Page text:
Before the creation of multifocal lenses, having cataracts was a slow and heart-breaking path to blindness. These multifocal lenses are known as intraocular lenses (IOLs) in the medical profession. They’re tiny, clear plastic disks that are placed in the eye as replacements for the natural lens, which has become clouded by cataracts.
As the only treatment for cataracts is to replace them with these multifocal lenses, successful cataract surgery was non-existent until the creation of the lenses. Their development spurred a rush to create surgical techniques to treat cataracts and restore sight to millions of people.
Three Cataract Surgery Techniques
There were three resulting techniques developed to treat cataracts. The oldest procedure is called Extracapsular surgery, and it’s one that’s falling out of favour over the newer techniques. In this old technique, a large incision was made in the eye, and the clouded lens was removed in one piece and replaced with the IOL. The large incision had to be sutured closed and, therefore, the recovery time was significantly longer.
The second technique, and one of the most popular, is called Phacoemulsification. In this procedure, nicknamed “phaco”, a minute incision is made, a device using ultrasound waves is inserted into the lens, and ultrasound waves break down the lens into liquid. The liquid is then removed by suction. The new multifocal lens is inserted, and no suturing is needed. Skilled surgeons can complete a procedure of “phaco” in just 10-15 minutes.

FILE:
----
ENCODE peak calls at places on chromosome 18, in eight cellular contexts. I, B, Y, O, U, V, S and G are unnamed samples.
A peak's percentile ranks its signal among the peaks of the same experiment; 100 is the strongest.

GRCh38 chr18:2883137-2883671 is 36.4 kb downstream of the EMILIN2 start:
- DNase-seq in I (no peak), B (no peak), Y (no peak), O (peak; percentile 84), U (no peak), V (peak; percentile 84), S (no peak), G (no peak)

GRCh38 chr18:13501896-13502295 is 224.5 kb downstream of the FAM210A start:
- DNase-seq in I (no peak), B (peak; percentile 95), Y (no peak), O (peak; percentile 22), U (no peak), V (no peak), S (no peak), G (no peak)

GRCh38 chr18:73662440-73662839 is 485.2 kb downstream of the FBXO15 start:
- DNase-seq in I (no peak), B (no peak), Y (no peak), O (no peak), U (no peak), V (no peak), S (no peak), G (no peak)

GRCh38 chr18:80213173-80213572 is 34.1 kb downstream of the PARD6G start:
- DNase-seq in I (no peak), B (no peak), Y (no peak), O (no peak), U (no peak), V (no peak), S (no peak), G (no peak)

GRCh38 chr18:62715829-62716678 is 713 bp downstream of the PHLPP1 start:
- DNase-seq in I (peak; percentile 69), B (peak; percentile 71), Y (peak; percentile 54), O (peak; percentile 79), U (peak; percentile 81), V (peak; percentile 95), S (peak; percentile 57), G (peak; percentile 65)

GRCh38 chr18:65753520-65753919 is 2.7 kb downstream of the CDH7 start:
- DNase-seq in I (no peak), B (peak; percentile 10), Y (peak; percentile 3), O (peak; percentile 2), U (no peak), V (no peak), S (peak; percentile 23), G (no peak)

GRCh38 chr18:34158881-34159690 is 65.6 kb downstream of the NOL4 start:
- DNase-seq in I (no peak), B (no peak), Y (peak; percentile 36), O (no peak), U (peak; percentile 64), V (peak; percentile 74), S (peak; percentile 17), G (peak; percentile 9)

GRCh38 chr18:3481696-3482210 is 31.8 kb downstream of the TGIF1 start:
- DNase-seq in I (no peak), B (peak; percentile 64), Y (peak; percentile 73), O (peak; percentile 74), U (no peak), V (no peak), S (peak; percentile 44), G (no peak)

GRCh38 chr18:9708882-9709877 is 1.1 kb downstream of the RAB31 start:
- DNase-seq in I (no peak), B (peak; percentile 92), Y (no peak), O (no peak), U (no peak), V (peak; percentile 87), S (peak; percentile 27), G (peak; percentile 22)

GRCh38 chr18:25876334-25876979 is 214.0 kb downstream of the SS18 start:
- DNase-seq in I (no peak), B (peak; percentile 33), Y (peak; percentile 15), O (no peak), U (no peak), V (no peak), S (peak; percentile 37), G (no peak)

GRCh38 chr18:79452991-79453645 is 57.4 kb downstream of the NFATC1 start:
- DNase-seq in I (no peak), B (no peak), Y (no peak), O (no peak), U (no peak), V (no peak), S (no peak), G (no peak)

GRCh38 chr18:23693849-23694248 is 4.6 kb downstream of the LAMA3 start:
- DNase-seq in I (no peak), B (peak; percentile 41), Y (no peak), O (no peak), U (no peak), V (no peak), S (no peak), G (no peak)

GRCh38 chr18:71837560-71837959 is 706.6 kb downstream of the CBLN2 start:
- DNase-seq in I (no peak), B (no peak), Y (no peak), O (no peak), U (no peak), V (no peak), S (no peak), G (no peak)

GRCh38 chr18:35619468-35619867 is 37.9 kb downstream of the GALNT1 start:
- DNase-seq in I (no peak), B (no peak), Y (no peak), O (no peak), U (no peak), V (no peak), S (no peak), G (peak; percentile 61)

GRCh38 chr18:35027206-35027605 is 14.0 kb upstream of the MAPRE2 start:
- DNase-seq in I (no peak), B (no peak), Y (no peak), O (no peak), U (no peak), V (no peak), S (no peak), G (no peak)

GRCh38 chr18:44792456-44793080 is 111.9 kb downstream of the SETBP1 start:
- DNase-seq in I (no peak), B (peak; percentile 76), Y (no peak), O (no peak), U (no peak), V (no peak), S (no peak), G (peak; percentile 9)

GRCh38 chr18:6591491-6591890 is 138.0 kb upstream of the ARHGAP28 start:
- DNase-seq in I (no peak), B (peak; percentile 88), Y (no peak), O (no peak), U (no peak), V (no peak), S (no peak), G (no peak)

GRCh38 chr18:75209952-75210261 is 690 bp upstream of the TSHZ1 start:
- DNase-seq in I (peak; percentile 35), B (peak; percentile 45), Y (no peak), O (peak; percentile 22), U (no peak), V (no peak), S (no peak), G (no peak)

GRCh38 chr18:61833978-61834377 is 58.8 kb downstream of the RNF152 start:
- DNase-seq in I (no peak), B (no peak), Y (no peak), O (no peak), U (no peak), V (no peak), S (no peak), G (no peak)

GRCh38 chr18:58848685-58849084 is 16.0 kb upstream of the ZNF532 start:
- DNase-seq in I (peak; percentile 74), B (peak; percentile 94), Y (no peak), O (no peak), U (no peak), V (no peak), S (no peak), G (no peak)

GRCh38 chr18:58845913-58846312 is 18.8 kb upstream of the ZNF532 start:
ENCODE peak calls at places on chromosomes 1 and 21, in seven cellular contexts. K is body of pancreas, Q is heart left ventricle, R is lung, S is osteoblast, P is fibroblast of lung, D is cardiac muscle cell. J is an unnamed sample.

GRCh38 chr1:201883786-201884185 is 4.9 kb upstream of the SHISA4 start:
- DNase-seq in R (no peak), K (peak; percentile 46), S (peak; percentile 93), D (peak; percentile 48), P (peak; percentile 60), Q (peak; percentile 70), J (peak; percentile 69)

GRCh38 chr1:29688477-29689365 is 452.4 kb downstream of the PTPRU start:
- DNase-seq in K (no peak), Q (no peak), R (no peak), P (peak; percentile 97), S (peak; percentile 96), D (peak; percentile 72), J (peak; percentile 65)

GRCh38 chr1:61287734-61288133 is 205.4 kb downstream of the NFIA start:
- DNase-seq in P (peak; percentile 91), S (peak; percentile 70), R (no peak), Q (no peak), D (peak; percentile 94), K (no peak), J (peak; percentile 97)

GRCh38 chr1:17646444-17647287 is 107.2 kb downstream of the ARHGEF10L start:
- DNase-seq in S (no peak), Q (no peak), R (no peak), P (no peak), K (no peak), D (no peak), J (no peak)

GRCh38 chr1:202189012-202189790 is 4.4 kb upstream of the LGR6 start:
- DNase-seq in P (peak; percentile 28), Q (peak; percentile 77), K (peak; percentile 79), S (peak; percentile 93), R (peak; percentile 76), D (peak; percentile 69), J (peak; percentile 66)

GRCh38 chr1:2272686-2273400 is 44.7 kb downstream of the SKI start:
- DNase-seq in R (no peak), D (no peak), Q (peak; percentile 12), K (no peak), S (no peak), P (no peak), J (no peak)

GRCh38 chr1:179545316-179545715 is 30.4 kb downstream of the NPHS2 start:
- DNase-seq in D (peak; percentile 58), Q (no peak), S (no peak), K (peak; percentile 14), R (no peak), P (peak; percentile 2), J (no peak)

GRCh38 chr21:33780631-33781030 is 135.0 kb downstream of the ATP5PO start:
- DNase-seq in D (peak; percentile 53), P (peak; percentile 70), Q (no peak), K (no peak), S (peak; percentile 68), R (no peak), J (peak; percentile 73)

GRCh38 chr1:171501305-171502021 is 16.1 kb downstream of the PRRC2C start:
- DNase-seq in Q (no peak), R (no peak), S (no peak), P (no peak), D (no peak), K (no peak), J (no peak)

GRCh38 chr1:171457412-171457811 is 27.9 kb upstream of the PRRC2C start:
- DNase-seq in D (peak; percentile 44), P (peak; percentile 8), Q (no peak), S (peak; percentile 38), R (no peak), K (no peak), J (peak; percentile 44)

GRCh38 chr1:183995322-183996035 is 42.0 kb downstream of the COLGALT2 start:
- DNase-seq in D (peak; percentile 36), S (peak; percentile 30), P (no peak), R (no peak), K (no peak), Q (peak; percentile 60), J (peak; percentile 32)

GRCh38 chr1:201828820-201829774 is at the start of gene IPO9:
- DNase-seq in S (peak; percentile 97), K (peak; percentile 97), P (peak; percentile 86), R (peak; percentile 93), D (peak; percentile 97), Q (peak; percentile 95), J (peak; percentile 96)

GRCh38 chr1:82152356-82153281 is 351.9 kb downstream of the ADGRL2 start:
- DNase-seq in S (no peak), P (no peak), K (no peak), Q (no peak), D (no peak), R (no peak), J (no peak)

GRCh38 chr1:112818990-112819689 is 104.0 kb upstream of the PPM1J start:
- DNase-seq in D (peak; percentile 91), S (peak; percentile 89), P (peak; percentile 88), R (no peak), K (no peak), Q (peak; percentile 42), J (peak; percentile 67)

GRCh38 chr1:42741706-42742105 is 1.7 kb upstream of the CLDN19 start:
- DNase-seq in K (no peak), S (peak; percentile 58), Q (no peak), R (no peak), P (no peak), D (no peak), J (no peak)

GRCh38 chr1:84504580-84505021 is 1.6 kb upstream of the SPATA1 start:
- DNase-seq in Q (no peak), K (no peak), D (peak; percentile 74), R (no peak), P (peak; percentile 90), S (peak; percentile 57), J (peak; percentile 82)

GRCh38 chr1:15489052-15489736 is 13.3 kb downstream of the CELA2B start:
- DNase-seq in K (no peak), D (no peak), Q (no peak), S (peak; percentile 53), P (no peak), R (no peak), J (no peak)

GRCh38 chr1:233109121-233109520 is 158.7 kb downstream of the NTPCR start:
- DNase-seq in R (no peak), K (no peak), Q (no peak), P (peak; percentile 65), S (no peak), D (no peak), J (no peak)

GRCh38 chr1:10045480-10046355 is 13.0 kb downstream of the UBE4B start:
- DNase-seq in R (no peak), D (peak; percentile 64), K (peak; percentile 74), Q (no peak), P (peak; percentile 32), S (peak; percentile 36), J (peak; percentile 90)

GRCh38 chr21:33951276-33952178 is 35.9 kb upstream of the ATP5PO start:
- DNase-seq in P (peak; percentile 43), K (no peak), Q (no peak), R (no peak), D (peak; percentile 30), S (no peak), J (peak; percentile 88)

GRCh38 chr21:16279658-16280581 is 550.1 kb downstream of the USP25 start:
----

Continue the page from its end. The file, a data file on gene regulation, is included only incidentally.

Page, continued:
With femtosecond laser cataract surgery, the laser replaces the need for a scalpel to make the initial incision. The rest of the procedure follows the same steps as a “phaco” procedure. The use of the laser increases the precision and accuracy in many cases. The laser also lessens the need for the ultrasound to dissolve the natural lens before replacement.
How Multifocal Lenses Work
The key to the effectiveness of a multifocal lens is in its ability to allow a patient to see something up close, in the middle distance, or far away.
The IOLs used in cataract surgery have concentric rings that provide the focus for vision at different distances. Many patients with myopia (near-sightedness) or hyperopia (farsightedness) and who have undergone cataract surgery find themselves with much-improved vision after the procedure and find it’s no longer necessary to wear corrective lenses.
However, some multifocal lenses have limited abilities to provide vision correction for astigmatism. People with this condition will be required to wear corrective lenses to correct their vision further.
Medical techniques are constantly advancing in their ability to better the lives of people. If you know someone who’s dealing with a steady loss of vision to growing cataracts, convince them to visit an eye clinic that specialises in the removal of cataracts.
With the ease of the surgery and the lack of recovery time, it can be an incredibly simple way to restore the gift of sight to an otherwise healthy and productive person. Get in touch with an eye doctor today and make an appointment for a consultation.
Photos and Web Content by Primal Co., Ltd.